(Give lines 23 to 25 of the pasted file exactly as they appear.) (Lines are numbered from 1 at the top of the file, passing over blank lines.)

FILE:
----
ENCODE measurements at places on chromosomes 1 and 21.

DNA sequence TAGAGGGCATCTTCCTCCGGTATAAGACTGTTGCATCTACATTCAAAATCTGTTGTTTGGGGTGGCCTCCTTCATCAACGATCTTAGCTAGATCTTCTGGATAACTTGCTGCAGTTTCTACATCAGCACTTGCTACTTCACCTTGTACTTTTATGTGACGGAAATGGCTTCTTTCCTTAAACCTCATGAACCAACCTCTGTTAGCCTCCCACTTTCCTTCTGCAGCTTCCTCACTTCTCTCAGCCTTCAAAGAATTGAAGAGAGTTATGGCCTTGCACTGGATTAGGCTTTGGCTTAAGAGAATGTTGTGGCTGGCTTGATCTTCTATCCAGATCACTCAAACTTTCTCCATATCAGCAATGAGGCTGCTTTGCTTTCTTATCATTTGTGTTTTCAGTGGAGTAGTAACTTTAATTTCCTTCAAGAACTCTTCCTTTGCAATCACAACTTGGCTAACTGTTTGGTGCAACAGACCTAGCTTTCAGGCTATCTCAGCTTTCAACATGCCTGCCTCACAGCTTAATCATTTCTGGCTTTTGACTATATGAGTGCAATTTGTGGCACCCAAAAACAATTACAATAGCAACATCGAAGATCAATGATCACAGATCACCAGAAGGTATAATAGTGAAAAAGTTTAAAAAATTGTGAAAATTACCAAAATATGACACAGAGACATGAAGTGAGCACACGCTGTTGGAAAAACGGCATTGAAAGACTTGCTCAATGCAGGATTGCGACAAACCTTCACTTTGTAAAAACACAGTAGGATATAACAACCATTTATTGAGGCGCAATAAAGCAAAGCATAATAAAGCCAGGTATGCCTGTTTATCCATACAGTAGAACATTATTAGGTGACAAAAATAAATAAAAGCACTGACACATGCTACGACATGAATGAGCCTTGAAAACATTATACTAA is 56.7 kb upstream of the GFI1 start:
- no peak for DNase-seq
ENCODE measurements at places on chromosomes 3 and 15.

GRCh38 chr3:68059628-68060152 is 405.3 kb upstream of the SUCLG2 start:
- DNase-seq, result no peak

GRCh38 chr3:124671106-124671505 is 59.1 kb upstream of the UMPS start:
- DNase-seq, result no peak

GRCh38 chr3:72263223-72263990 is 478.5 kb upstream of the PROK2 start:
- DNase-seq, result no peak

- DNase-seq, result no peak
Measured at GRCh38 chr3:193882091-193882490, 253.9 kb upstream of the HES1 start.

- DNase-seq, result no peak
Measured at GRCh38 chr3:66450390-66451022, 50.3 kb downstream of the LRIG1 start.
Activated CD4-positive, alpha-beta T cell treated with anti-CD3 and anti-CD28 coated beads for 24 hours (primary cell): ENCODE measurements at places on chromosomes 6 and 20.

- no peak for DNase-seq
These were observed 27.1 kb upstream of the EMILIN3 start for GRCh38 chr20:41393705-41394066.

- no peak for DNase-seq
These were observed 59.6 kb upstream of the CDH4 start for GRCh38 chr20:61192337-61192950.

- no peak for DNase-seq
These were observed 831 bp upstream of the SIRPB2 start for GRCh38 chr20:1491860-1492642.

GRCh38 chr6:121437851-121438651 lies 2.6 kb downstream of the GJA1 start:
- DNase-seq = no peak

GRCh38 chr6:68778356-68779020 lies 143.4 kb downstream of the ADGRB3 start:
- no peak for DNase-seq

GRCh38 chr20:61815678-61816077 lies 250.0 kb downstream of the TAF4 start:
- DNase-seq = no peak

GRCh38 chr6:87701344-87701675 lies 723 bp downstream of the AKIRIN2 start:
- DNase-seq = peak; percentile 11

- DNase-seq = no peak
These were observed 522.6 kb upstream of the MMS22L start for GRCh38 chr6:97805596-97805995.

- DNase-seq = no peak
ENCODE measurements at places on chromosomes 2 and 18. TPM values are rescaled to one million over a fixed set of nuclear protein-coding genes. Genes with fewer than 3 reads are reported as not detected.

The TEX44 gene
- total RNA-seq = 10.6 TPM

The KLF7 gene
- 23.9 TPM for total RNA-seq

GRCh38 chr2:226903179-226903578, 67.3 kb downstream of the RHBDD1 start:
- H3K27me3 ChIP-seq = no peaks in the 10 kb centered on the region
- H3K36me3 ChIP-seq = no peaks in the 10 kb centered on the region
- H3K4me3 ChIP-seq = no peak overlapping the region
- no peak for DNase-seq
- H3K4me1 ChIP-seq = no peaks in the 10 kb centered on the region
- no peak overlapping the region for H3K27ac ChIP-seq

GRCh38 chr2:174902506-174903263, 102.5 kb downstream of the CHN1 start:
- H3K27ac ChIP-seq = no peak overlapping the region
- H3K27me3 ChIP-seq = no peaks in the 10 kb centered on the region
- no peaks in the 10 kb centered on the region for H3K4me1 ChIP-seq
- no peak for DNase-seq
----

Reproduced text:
- DNase-seq = no peak

GRCh38 chr6:68778356-68779020 lies 143.4 kb downstream of the ADGRB3 start:
- no peak for DNase-seq